John Cennick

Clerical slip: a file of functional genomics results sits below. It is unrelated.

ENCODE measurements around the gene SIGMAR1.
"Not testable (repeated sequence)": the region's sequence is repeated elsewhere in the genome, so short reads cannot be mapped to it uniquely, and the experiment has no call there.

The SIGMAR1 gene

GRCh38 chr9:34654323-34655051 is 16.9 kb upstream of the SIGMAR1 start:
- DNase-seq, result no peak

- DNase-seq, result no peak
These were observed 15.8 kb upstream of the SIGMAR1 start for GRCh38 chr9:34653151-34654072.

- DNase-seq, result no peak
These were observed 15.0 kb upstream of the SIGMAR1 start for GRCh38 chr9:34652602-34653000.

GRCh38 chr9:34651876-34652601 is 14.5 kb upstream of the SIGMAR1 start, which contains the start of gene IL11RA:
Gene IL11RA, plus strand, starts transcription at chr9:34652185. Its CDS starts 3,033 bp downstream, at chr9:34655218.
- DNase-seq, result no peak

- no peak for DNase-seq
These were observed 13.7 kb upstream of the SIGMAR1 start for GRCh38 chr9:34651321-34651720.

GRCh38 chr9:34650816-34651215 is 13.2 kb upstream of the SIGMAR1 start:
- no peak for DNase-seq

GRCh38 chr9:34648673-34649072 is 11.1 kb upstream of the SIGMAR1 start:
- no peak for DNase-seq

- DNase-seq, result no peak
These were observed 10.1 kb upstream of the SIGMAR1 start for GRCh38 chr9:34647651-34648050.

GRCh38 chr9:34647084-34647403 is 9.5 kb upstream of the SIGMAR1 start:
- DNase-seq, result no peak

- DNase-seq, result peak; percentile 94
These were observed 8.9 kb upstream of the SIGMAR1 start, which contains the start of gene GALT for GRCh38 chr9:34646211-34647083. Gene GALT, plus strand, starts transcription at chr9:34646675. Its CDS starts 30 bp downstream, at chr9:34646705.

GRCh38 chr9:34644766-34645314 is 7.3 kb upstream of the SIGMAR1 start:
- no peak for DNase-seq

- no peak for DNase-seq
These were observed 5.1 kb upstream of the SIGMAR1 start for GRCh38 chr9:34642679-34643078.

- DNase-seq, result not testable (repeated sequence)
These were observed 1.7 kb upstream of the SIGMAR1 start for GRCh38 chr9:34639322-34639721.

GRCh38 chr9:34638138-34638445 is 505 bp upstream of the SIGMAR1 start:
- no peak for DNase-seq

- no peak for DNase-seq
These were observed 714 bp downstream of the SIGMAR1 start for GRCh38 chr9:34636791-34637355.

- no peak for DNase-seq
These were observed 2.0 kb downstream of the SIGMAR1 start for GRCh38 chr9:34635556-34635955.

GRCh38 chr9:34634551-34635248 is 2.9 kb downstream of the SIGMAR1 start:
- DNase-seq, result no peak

1718 - 1755 Author of "Thou Dear Redeemer, Dying Lamb" in The Cyber Hymnal John Cennick was born at Reading, Berkshire, in the year 1717. He became acquainted with Wesley and Whitefield, and preached in the Methodist connection. On the separation of Wesley and Whitefield he joined the latter. In 1745, he attached himself to the Moravians, and made a tour in Germany to fully acquaint himself with the Moravian doctrines. He afterwards ministered in Dublin, and in the north of Ireland. He died in London, in 1755, and was buried in the Moravian Cemetery, Chelsea. He was the author of many hymns, some of which are to be found in every collection. --Annotations of the Hymnal, Charles Hutchins, M.A. 1872. ======================= Cennick, John, a prolific and successful hymnwriter, was descended from a family of Quakers, but brought up in the Church of England. He assisted J. Wesley and then G. Whitefield in their labours for a time, and then passed over to, and died as a minister of, the Moravian Church. Born at Reading, Dec. 12, 1718, he was for some time a land surveyor at Reading, but becoming acquainted with the Wesleys in 1739, he was appointed by J. Wesley as a teacher of a school for colliers' children at Kingswood in the following year. This was followed by his becoming a lay preacher, but in 1740 he parted from the Wesleys on doctrinal grounds. He assisted Whitefield until 1745, when he joined the Mora¬vians, and was ordained deacon, in London, in 1749. His duties led him twice to Germany and also to the North of Ireland. He died in London, July 4, 1755. In addition to a few prose works, and some sermons, he published:— (1) Sacred Hymns, for the Children of God in the Days of their Pilgrimage, Lond., J. Lewis, n.d. (2nd ed. Lond., B. Milles, 1741), Pts. ii., iii., 1742; (2) Sacred Hymns for the Use of Religious Societies, &c, Bristol, F. Farley, 1743; (3) A Collection of Sacred Hymns, &c, Dublin, S. Powell, 3rd ed., 1749; (4) Hymns to the honour of Jesus Christ, composed for such Little Children as desire to be saved. Dublin, S. Powell, 1754. Additional hymns from his manuscripts were published by his son-in-law, the Rev. J. Swertner, in the Moravian Hymn Book, 1789, of which he was the editor. There are also 16 of his hymns in his Sermons, 2 vols., 1753-4, some being old hymns rewritten, and others new. Many of Cennick's hymns are widely known, as, "Lo, He cometh, countless trumpets;" “Brethren, let us join to bless;" "Jesus, my all, to heaven is gone;" "Children of the heavenly King;" "Ere I sleep, for every favour;" "We sing to Thee, Thou Son of God;" and the Graces: " Be present at our table, Lord;" and "We thank Thee, Lord;" &c. Some of the stanzas of his hymns are very fine, but the hymns taken as a whole are most unequal. Some excellent centos might be compiled from his various works. His religious experiences were given as a preface to his Sacred Hymns, 1741. In addition to the hymns named, and others annotated under their first lines, the following are in common use:— 1. Be with me [us] Lord, where'er I [we] go. Divine Protection. [1741.] 2. Cast thy burden on the Lord. Submission. [1743.] 3. Not unto us, but Thee alone. Praise to Jesus. [1743.] 4. Thou dear Redeemer, dying Lamb. Priesthood of Christ. [1743.] 5. We sing to Thee, Thou Son of God. Praise to Jesus. [1743.] 6. When, 0 dear Jesus, when shall I? Sunday Evening. [1743.] --John Julian, Dictionary of Hymnology (1907)